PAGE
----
But I soon forgot these skills. When I hiked with my Buddhist-monk-brother across Serbia I had a huge rucksack full of useless things I considered essential — including a massive office diary that weighed a kilo. I think I burned it or dumped it (at least I hope I did). Many other times I went camping I’d stop at a Post Office and send back a heavy box of books and clothes.

But now I feel like a beginner as I haven’t done it in years. But that’s okay because it means I’m back to being a clueless kid who has to learn from scratch. I need to make some mistakes so I can learn from them.  I don’t want to ask for advice or find a mentor as I know what to do — just do it — and I’m afraid that if I ask advice they’ll say “wild camping is illegal”. A day and a night will teach me everything I need to know, and resuscitate useful memories.

Liverpool’s Gobi Desert

But where to go? Wales is too far away, too expensive, and so was everywhere else that sounds attractive (like the Lake District). And then it struck me: I could explore one of the massive beaches that surround Liverpool; beaches that are so wide that sometimes you can’t even see the sea. I heard that this part of England (the west coast) is lifting out of the sea while the eastern side is sinking into it.

Last weekend we went to Southport, just north of Liverpool. Southport is supposed to be a seaside town and they have the paraphernalia of one: buckets and spades, sticks of rocks, merry-go-rounds and the boisterous atmosphere of a resort. And there is sand — miles and miles of sand — but no sign of the sea. It looks like the Gobi Desert. We cycled down an incredibly long pier, almost a mile long, into this wilderness, and only then could we make out a glittering mirage on the horizon; the sea. It was like being on Mars, a place I wrote about some months ago.

My plan is to pack a rucksack, get the train to Southport, walk to the end of that pier and then keep going until I reach the sea. Then I’ll head north, go inland and make for the big nature reserve that lies on the bank of the River Ribble. You can see all this on Google Maps. It looks suitably deserted.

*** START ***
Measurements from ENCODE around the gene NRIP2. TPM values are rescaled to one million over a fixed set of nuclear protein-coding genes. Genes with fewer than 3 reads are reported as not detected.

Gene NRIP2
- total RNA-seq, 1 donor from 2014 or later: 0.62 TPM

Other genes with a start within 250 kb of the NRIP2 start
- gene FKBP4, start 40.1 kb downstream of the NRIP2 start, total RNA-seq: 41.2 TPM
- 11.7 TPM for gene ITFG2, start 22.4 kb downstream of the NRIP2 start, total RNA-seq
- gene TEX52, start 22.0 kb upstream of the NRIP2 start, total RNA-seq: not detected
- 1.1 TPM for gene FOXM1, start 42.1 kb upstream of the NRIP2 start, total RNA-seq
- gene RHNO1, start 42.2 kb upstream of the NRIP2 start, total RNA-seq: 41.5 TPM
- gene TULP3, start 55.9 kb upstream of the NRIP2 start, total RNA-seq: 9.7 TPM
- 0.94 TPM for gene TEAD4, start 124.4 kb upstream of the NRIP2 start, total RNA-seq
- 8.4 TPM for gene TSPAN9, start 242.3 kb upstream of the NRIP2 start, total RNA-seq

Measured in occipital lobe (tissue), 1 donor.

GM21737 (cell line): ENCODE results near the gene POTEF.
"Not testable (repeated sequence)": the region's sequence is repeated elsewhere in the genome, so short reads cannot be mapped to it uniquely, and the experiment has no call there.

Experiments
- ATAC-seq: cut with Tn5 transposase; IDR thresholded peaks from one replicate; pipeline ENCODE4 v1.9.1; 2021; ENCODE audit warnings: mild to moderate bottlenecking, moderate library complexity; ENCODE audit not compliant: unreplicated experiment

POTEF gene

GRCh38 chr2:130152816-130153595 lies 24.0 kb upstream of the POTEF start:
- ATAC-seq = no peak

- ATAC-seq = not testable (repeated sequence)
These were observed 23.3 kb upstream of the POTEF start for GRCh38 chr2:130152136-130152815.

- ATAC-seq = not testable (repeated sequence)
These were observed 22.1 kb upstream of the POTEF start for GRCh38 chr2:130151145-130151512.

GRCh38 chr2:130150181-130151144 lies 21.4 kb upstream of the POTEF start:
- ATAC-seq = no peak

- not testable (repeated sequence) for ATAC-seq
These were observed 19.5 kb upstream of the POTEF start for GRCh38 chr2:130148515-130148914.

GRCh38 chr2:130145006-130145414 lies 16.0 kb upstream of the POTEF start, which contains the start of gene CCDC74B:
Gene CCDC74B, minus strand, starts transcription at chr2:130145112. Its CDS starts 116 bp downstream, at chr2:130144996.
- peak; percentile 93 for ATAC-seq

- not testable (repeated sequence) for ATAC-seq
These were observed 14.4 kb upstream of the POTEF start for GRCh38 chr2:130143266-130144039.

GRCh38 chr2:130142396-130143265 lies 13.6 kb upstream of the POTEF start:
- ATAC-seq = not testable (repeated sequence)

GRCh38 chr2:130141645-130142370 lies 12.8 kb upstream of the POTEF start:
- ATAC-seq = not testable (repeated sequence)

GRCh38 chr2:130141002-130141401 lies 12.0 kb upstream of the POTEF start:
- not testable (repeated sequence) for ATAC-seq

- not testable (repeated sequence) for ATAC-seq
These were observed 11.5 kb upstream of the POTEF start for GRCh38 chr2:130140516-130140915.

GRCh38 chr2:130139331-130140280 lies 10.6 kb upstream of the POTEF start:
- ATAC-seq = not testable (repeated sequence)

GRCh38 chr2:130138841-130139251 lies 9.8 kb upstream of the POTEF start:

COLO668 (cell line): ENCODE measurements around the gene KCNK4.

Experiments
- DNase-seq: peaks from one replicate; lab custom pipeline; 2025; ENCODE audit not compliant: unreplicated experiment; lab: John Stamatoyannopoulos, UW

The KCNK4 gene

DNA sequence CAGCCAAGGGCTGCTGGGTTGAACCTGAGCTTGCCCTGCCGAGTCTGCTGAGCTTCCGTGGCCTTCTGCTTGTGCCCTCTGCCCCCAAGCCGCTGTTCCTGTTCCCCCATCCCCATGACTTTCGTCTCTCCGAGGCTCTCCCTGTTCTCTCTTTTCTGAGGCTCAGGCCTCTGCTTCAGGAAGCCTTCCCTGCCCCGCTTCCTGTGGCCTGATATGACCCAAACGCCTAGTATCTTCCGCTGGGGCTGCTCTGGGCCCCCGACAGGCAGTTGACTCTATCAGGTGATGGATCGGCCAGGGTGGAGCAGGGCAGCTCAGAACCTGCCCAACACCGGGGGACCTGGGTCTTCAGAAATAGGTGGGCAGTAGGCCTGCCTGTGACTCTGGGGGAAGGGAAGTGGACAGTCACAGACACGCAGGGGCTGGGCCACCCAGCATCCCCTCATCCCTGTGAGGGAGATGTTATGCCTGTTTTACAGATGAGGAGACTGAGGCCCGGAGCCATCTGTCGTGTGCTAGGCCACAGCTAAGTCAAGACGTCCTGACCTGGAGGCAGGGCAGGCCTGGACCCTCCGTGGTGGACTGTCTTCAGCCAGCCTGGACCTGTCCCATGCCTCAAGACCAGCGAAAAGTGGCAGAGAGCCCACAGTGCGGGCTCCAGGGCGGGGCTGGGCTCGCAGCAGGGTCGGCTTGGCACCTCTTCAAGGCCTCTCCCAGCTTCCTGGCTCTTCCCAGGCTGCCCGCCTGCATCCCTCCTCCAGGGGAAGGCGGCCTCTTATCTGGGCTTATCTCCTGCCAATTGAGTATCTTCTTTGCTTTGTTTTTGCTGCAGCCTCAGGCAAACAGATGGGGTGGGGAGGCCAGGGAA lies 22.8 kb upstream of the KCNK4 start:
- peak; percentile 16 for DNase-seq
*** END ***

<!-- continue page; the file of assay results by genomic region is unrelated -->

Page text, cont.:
I say “suitably deserted” because my type of camping is about disappearing. I don’t want anyone to see what I’m up to as they’re bound to come up and say “you can’t camp here”. So I like to set up camp when it’s almost dark and leave early before I get discovered by the local busybody. The cover of night will give me plenty of time to eat, read and sleep. But I mustn’t forget my torch, which is out of batteries (camping is all about details like this — you forget one thing and it’s a disaster.)

But I have to get some advice about tides. I heard that they have the biggest tides in Britain in the Merseyside area; they can rise by 10 metres. So maybe I’ll be walking in that desert-like space and a wall of water will come rushing down on me.

I wrote all this before setting out for Southport and the vast expanse of sand that I consider to be a wilderness. The best thing about a wilderness is that very few people go there and you can be on your own, you can test your limits and hone your camping skills. I’m amazed to find a wilderness just up the road from where I live, in Liverpool.

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The next article in this series is a report from that wilderness, and you can see it here.

The photo is reflection of me (Rupert) in a tall sculpture made of mirrors, located at the end of the long pier in Southport.